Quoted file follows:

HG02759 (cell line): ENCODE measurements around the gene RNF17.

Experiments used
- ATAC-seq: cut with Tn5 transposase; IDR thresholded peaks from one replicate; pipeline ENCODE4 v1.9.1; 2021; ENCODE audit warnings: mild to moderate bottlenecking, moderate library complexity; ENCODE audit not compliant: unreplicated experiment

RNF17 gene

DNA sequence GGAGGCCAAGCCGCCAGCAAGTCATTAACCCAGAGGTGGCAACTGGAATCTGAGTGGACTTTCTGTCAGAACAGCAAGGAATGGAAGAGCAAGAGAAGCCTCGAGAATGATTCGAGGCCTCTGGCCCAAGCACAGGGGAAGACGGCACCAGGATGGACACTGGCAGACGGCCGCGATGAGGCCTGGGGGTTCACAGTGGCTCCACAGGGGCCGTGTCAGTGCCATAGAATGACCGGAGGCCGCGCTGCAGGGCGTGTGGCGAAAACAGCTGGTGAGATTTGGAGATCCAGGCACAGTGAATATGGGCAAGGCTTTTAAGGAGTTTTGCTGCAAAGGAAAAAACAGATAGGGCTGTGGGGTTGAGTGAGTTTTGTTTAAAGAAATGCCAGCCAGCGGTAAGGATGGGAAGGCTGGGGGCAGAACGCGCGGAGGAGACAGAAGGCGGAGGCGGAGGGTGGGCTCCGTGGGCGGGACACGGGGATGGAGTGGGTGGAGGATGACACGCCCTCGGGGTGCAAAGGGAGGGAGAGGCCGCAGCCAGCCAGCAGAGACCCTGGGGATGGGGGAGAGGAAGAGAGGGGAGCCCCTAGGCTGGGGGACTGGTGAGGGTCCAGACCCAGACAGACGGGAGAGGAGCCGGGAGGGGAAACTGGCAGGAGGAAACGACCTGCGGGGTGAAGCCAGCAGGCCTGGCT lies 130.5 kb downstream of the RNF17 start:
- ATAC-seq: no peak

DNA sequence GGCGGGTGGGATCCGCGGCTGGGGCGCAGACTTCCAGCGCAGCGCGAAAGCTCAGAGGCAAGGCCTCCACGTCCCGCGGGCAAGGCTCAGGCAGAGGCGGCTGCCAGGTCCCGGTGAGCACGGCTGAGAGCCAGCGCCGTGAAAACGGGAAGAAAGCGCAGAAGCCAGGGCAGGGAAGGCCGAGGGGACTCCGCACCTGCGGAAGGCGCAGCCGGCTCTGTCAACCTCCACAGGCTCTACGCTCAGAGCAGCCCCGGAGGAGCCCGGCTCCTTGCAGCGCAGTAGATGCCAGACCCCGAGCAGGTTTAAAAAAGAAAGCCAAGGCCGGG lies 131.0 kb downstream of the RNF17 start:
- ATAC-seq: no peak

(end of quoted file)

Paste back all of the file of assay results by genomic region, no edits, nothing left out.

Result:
HG02759 (cell line): ENCODE measurements around the gene RNF17.

Experiments used
- ATAC-seq: cut with Tn5 transposase; IDR thresholded peaks from one replicate; pipeline ENCODE4 v1.9.1; 2021; ENCODE audit warnings: mild to moderate bottlenecking, moderate library complexity; ENCODE audit not compliant: unreplicated experiment

RNF17 gene

DNA sequence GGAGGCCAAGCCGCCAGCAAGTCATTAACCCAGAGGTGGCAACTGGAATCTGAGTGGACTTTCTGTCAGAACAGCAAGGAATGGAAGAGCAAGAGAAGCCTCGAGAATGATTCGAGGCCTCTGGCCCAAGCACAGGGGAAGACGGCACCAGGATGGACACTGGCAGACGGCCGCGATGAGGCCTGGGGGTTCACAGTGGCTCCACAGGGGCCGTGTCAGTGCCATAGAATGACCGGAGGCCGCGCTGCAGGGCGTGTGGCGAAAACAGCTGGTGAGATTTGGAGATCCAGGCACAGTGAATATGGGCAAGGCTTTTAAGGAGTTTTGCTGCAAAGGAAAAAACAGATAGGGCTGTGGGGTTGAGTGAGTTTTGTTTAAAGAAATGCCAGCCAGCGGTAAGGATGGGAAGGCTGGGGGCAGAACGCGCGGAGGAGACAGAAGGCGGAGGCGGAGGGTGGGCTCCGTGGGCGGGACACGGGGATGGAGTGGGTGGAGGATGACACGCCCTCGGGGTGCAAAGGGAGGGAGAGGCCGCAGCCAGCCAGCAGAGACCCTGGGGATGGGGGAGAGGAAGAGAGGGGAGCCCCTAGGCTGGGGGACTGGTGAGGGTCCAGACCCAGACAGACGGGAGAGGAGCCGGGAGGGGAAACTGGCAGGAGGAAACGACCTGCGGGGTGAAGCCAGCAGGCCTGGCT lies 130.5 kb downstream of the RNF17 start:
- ATAC-seq: no peak

DNA sequence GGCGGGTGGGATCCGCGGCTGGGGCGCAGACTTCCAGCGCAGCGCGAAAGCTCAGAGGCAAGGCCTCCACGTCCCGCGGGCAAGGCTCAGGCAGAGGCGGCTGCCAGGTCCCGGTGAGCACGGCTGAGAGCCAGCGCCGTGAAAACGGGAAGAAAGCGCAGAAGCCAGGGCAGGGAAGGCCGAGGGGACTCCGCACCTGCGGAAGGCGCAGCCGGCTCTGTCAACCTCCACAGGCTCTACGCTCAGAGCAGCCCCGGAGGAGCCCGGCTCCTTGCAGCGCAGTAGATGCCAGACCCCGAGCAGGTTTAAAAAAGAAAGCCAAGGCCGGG lies 131.0 kb downstream of the RNF17 start:
- ATAC-seq: no peak